On Monday, October 4, the Toronto Environmental Alliance (TEA) released the results from their environmental survey of Toronto’s candidates for City Council. In their press release, TEA stated that the results “suggest the next City Council will be green.”
TCAT releases the results of its 2010 Municipal Candidate Election Surveys today. TCAT surveyed all Toronto candidates to provide voters the candidates' views on active transportation issues and the concrete steps that can be taken to improve cycling and walking in Toronto. Surveys were sent in August 2010 to all of the mayoral, councillor and school trustee candidates – 475 candidates in total, with 137 respondents to date.
The City of Toronto has developed a new set of sharrow ads as part of their education efforts on these new road pavement markings intended to indicate where cyclists should ride in a travel lane. More information on sharrows can be found here.
TCAT worked with the City of Toronto to evaluate these sharrows over the summer. The results of that evaluation are scheduled to be released this fall.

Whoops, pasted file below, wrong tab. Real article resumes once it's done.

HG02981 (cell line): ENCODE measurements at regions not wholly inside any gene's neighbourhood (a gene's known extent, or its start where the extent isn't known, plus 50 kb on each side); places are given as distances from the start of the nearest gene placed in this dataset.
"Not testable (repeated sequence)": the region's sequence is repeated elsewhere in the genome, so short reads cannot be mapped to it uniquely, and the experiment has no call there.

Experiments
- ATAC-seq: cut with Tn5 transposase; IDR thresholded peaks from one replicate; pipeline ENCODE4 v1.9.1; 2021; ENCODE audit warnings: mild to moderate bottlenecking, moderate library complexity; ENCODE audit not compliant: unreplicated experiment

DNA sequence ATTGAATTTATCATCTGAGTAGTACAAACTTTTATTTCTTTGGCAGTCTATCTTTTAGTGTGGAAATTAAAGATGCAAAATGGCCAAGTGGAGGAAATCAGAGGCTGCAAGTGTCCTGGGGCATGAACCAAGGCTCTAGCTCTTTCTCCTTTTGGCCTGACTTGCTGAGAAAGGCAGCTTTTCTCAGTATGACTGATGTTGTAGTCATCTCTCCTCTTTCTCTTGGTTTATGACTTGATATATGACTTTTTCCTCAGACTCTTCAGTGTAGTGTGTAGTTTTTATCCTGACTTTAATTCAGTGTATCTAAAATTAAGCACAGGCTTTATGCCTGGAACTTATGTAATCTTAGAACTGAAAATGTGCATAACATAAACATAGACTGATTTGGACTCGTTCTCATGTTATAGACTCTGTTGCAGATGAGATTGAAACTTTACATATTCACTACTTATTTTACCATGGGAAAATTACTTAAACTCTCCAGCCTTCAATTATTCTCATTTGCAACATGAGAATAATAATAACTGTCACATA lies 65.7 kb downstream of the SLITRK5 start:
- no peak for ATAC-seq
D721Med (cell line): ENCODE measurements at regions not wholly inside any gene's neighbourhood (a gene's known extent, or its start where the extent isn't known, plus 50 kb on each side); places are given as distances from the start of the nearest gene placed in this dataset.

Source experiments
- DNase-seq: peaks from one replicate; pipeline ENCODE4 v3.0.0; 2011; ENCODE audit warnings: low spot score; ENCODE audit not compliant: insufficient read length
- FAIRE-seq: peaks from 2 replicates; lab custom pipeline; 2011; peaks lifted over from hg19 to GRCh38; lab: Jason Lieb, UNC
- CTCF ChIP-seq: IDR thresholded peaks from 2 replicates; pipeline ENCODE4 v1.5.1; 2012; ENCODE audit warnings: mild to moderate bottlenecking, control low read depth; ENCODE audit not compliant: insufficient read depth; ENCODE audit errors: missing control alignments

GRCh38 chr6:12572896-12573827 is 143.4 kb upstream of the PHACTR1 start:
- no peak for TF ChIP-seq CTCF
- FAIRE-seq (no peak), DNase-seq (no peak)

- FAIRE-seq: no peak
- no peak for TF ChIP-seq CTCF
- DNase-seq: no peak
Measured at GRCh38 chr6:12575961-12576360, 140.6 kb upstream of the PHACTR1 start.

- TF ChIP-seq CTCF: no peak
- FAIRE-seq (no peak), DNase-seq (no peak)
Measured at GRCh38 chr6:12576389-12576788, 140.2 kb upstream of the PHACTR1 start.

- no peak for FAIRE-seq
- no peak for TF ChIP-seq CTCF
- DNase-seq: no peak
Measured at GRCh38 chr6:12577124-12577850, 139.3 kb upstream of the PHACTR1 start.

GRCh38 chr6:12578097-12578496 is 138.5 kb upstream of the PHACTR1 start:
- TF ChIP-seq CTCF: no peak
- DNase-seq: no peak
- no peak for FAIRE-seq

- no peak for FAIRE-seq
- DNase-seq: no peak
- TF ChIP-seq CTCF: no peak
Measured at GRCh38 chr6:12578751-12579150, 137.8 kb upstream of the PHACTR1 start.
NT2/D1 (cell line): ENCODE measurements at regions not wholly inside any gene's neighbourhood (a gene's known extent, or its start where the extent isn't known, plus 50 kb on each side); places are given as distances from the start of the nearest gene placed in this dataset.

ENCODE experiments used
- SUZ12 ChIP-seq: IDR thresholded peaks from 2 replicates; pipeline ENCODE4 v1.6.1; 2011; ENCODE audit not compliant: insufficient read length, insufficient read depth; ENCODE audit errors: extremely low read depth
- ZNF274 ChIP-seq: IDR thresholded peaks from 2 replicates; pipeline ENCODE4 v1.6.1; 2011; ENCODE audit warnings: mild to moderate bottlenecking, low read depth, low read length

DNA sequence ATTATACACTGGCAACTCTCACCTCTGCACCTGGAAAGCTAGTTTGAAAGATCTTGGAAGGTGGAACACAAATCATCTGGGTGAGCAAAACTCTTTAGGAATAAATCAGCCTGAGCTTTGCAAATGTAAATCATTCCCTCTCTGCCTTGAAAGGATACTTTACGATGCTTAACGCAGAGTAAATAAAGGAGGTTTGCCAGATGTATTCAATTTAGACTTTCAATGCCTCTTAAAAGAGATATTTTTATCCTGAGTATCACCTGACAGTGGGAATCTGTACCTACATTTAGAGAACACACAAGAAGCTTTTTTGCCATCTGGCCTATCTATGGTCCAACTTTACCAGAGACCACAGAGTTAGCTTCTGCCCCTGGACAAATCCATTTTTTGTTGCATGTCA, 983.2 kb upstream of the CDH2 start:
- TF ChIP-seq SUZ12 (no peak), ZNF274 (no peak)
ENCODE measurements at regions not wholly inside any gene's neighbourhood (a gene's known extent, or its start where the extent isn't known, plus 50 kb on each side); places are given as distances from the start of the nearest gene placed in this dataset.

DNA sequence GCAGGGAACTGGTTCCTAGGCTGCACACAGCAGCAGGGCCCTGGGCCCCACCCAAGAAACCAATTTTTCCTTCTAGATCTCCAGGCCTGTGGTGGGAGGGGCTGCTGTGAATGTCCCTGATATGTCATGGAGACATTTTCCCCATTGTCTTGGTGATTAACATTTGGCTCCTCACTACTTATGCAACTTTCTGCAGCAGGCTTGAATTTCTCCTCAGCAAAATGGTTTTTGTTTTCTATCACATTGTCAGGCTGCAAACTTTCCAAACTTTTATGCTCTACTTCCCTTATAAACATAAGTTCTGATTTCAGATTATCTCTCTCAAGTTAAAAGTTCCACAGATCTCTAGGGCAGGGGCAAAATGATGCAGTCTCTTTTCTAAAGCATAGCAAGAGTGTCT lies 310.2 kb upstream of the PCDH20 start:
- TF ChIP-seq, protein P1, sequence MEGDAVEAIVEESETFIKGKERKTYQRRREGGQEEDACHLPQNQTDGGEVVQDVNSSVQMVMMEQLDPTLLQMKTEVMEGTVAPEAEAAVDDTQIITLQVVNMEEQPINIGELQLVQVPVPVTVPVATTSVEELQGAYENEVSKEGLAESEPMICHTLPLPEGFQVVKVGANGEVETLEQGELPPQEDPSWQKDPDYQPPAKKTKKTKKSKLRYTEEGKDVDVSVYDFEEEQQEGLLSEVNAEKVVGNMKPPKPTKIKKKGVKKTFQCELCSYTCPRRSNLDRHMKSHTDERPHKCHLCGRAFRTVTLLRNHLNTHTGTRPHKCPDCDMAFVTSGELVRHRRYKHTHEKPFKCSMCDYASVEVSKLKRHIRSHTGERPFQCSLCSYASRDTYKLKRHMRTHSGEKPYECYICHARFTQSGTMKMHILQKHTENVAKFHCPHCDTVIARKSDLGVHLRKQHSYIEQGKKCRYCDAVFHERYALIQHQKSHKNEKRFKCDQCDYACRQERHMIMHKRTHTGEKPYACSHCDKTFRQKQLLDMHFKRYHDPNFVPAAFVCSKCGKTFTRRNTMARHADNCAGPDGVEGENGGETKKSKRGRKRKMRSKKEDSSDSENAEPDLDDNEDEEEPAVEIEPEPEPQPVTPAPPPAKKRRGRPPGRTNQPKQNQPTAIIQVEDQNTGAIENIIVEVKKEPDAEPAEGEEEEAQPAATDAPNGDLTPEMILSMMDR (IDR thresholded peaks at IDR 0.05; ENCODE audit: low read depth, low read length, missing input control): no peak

Researchers at the Martin Prosperity Institute found that “creative class” jobs are close to subway lines. In contrast to this, service sector jobs are far from any subway line. See the map on the Torontist website.
TCAT is currently undergoing a survey of all City of Toronto mayoral, councillor and school trustee candidates.
TCAT previously surveyed all City of Toronto municipal candidates in the lead up to the 2006 Municipal Elections. TCAT created an Active Transportation Platform that identified actions for the next City Council to take to support active transportation.
Last TCAT News, we reported that City Council placed a number of conditions on BIXI, the public bike share program that is coming to Toronto. One of these is that 1000 membership pledges are required by Nov 30th.
Be one of the first to SUBSCRIBE this Wednesday at the BIXI Bash.
The BIXI Bash held at the Gladstone Hotel on July 28th 2010 at 7 pm will provide you an opportunity to be one of the first to subscribe to BIXI Toronto and help make public bikes a reality in our City!
In a recent Pembina Institute Foundationreport of transportation case studies in 6 Canadian cities found that 43% of Toronto commuters occasionally choose to walk, cycle or take transit, second only to the City of Montreal (46%). The number of Torontonians regularly commuting by walking and cycling increased from 2% in 2001 to 9% in 2006. However, Toronto has the fewest bike lanes and bike paths per capita (on-street 250 km, off-street 168km) of all comparison cities.